Market - - Jan 23,2017
HSBC has agreed to pay 4 million pounds ($5 million) as compensation to thousands of its customers who were overcharged for goods brought on credit.
The amount will be distributed among 6,700 customers who were charged unreasonably between 2003 and 2009. The credit was provided by two firms at that time, namely HFC and John Lewis Financial Services, which are now both owned by HSBC.
The Financial Conduct Authority (FCA) announced that HSBC has now voluntarily agreed to pay the amount. This announcement represents the victory of 59-year-old Nicholas Wilson, who has devoted thirteen years for pursuing this issue.
Wilson told that in 2003 itself he had warned HSC that whatever they are doing was illegal. He added that he has subsequently lost everything- he is unemployed now and last month he was also facing repossession proceedings.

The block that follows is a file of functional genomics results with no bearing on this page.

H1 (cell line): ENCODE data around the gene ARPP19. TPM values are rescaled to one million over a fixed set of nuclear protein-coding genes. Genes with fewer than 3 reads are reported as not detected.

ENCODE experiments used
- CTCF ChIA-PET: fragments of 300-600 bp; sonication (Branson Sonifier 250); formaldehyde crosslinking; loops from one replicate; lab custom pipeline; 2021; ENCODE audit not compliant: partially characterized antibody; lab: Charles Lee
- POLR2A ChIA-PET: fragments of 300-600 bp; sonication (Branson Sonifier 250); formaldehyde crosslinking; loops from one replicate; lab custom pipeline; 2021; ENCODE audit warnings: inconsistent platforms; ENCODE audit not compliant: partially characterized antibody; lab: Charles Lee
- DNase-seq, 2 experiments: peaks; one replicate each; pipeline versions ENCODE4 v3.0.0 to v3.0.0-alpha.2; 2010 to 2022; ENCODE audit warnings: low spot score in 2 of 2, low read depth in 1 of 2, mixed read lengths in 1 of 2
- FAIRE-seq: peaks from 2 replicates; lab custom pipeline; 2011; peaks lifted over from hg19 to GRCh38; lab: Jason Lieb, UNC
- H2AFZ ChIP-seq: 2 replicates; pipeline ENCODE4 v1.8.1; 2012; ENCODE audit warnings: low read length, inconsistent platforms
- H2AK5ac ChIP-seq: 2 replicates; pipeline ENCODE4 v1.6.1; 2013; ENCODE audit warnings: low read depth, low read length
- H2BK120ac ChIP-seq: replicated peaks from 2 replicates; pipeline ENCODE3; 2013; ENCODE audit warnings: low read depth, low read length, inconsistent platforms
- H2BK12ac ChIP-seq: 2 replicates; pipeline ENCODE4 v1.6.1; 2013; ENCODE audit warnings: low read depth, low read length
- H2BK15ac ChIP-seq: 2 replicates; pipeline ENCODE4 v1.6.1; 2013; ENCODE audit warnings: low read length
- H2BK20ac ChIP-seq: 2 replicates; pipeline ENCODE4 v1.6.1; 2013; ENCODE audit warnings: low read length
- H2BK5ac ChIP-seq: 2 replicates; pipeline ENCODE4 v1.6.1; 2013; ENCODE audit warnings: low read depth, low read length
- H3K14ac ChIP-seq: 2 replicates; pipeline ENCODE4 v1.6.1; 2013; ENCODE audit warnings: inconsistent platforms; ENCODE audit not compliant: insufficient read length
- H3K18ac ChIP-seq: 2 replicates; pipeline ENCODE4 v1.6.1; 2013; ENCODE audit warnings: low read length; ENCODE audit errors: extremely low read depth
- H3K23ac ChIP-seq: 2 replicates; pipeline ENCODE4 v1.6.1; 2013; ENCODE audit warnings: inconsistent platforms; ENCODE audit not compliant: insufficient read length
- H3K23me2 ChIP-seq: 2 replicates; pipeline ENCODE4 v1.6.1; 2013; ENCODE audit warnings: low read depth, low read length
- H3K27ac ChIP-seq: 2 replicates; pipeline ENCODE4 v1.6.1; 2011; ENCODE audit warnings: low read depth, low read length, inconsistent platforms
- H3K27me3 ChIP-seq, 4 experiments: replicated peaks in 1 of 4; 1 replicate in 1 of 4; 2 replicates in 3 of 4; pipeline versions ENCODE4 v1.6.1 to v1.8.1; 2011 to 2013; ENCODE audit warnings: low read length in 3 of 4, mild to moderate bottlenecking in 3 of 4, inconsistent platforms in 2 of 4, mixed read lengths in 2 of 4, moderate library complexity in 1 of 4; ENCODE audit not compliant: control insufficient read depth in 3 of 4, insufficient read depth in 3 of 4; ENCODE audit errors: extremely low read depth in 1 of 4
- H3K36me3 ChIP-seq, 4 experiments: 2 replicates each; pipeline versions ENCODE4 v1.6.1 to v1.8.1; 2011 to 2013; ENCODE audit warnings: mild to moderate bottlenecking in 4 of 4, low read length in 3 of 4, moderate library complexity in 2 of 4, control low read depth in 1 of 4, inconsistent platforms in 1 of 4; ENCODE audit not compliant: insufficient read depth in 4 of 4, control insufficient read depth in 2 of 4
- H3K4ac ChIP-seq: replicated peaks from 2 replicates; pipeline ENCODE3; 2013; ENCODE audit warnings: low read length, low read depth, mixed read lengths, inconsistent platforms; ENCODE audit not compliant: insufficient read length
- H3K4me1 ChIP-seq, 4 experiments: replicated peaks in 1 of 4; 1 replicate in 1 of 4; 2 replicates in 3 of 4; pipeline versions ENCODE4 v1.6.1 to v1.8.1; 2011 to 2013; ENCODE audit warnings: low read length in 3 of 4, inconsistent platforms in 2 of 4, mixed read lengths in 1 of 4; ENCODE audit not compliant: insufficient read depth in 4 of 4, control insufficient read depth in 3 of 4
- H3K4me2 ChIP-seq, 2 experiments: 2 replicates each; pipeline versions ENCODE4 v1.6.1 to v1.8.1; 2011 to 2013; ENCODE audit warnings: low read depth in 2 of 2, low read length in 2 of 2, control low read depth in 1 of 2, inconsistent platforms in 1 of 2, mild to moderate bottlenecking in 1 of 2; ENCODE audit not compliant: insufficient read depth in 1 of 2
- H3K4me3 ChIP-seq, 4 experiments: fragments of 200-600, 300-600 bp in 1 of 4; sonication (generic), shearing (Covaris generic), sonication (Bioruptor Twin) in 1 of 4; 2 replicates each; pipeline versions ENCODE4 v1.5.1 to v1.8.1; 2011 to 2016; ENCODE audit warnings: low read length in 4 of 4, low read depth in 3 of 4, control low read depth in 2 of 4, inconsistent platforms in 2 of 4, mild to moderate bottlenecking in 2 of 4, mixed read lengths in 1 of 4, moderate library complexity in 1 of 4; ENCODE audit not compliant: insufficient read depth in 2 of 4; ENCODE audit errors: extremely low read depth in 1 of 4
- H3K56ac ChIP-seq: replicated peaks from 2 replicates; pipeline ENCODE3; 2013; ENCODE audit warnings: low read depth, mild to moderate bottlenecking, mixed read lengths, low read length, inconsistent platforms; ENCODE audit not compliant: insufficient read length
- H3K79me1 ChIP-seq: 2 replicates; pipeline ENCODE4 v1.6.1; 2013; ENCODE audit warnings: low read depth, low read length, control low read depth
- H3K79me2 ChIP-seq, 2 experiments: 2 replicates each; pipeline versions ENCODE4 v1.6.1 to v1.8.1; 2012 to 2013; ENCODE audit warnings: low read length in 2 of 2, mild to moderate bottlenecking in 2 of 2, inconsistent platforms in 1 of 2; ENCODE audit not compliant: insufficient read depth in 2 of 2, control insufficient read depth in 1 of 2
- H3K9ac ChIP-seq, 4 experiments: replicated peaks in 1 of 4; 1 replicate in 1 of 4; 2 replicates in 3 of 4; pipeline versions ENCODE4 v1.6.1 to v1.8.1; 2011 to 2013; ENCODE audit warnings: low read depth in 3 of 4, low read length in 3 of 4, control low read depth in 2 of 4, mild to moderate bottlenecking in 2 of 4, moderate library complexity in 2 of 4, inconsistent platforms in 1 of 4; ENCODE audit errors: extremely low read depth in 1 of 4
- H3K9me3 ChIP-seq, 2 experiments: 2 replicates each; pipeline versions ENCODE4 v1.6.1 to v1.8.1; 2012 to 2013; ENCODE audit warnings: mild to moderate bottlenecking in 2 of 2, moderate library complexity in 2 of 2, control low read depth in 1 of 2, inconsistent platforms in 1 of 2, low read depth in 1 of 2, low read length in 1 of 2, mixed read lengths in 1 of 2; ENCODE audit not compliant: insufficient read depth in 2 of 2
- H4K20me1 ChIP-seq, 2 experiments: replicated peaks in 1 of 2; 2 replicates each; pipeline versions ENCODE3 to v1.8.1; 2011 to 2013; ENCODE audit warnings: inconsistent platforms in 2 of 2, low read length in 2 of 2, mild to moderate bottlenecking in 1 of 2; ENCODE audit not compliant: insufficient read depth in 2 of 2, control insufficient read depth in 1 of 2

When these customers fell short of payments, they were charged at 16.4 percent of their outstanding balances as a debt collection fee. The Office of Fair Trading (OFT) resolved that such a charge was unreasonable back in 2010.
However, as per FCA calculations, on average, each customer will receive about £600. The affected customers will be contacted directly by HSBC.
The FCA also found out that HFC had miscalculated the payable interest on loans for over 350 customers. HBSC has affirmed to repay the overcharged interest, along with an interest of 8 percent per annum.
Consumer credit in the UK has faced criticism since the FCA took charge of the sector in 2014. A number of companies have been fined by the watchdog since then.
The FCA has also forced controls over short-term consumer lending in an attempt to avoid irresponsible lending and a mounting a huge amount of debt in the UK. The watchdog has imposed a series of regulations, including a cap on the cost of short-term loans, which it forecast would eradicate a number of payday lenders.